Leading up to last week’s debate, I was anxious to see it but concerned I wouldn’t be able to watch both sides.
Leading up to last week’s debate, I was anxious to see it but concerned I wouldn’t be able to watch both sides. I have a problem listening to Barack Obama and typically leave the room or channel surf when he’s talking.
I don’t dislike him on a personal level but absolutely loathe what he and his posse are doing to this country. However, diluting some of my venom in the name of fairness, I admit that the president impressed me on one level: He did make a stellar effort defending the indefensible. At times during the debate, I actually felt sorry for him.
In the lead-up to this faceoff, I had wondered how President Obama was going to navigate through an hour and a half without good facts or teleprompter. He was on his own and, to his credit, dealt through his whole deck of talking point cards, which was about all he had to play with.
I now understand better how he won the office in the first place. He’s a good speaker and has a pleasing wit. But on this go-round, the shine is off the apple.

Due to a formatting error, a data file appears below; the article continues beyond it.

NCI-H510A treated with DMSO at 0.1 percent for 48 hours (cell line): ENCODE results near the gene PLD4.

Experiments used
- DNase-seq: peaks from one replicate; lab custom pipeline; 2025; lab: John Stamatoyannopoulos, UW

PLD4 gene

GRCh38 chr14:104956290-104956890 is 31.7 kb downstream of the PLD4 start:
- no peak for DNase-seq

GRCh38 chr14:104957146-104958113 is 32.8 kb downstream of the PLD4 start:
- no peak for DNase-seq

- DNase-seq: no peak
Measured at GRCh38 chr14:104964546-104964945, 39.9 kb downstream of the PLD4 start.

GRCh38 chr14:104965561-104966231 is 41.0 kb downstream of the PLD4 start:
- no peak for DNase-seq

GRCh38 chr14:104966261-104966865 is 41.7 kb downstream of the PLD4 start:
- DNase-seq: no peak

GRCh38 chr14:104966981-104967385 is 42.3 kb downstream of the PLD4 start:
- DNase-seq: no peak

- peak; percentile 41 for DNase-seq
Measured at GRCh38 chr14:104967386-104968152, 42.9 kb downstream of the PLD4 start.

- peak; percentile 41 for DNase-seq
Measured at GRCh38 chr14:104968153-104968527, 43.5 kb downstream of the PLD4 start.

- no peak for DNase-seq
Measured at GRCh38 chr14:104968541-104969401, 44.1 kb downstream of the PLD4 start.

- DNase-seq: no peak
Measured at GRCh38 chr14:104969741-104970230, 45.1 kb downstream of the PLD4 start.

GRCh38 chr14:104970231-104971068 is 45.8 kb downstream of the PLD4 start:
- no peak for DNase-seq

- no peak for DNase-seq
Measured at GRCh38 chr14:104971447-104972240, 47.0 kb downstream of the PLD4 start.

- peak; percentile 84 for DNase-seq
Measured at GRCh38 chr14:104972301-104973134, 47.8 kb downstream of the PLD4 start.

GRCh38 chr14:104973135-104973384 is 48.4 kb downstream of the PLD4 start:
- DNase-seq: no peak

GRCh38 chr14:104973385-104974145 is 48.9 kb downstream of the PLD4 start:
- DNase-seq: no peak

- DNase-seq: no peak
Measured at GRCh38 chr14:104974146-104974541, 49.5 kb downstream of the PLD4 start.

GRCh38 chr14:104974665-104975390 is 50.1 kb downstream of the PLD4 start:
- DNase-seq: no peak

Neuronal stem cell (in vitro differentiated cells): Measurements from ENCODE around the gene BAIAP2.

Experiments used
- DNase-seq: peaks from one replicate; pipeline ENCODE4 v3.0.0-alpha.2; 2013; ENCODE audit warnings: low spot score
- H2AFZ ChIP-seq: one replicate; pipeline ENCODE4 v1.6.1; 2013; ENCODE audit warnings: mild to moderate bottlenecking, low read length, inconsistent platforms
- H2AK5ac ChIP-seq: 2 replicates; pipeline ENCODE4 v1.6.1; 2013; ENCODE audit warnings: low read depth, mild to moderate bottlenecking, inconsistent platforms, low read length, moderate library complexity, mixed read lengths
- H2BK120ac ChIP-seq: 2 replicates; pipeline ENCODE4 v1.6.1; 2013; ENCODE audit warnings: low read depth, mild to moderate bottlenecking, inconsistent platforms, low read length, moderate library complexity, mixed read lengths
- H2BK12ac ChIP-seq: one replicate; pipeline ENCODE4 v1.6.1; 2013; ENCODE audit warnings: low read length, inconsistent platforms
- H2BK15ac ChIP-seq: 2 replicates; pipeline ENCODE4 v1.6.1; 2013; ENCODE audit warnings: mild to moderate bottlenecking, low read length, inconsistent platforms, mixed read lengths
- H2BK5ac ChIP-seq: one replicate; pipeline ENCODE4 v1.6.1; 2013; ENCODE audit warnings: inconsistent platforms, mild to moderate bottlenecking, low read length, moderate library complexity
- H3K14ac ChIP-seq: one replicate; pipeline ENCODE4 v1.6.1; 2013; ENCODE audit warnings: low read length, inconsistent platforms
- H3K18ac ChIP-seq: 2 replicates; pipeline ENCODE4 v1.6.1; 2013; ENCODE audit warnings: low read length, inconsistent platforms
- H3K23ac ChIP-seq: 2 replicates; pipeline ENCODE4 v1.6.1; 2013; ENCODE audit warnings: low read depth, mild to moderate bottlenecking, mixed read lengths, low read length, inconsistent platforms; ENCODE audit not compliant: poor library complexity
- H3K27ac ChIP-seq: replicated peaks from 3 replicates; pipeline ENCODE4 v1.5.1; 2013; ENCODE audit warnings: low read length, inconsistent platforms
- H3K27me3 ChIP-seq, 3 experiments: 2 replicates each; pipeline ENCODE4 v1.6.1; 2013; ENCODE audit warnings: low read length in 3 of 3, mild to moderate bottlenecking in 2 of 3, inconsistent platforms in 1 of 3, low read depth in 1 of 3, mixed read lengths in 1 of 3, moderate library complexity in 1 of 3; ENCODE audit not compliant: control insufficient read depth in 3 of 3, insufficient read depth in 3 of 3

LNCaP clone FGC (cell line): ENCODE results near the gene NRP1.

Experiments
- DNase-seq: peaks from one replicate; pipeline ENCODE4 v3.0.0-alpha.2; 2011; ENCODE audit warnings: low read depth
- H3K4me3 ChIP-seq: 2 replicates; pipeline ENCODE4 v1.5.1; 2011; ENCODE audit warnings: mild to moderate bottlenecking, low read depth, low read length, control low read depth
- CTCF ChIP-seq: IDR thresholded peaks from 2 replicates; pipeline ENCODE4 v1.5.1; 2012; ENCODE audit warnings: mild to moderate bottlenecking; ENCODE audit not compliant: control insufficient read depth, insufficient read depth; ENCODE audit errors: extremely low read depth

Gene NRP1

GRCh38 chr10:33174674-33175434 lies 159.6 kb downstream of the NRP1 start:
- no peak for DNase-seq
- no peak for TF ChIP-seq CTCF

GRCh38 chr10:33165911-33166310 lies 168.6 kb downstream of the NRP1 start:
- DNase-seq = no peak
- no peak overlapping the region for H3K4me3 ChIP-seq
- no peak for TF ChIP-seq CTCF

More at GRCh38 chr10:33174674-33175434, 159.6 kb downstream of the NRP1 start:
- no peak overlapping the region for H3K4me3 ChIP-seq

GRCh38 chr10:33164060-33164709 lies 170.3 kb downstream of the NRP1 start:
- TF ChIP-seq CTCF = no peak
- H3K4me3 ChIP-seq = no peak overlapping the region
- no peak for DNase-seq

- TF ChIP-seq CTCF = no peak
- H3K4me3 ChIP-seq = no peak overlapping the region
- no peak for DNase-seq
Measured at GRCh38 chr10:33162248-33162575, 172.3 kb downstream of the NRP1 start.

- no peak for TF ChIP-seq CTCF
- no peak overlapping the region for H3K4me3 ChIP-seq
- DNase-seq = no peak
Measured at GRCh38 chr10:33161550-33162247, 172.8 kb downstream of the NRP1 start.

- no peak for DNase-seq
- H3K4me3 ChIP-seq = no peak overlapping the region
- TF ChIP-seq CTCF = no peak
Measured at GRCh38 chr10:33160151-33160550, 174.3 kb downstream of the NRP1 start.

He’s no longer an unknown quantity. He has a record that has morphed into a four-year-old fiscal albatross around his neck and it’s beginning to smell, even to some in his own party.
Reality has mostly trumped his charm. In fact, in the aftermath of this debate some of his most ardent supporters questioned some of his messaging mantras. I don’t know it to be true but I heard Chris Matthews’ tingling leg miraculously cleared up. Shazam!
Suffice it to say I’m pleased at the turn of events. I don’t believe Romney’s momentum will be fleeting. It’s becoming more and more apparent that the country doesn’t need eye candy in the oval office; it’s in dire need of brain candy.
I know I’m ringing some liberal bells. You readers wouldn’t believe the growling and foaming that comes to me through emails on this subject. I enjoy it.
There’s something else I especially enjoyed about this debate that has nothing to do with politics. Election processes such as these debates reinforce the wonder of our governing system and political culture.
In many countries, two such polar opposite candidates on the same stage would likely erupt in gunfire. How many news stories have you seen about fights and even stabbings occurring in some foreign governments’ legislative chambers?
It’s a wonderful thing that after two such dissimilar opponents sparred in front of the country, they and their families could meet onstage with civility and respect for the process. It speaks volumes about the depth and quality of our system.
I hope Barack Obama is defeated in November. If that happens, fully expect him to facilitate the transition with grace and class as should Romney if he loses.
I’m aware that much of politics is a dog-and-pony show for public consumption. But I’m convinced the United States’ dogs and ponies are thoroughbreds of the highest order.
Otis Gardner’s column appears here weekly. He can be reached at firstname.lastname@example.org.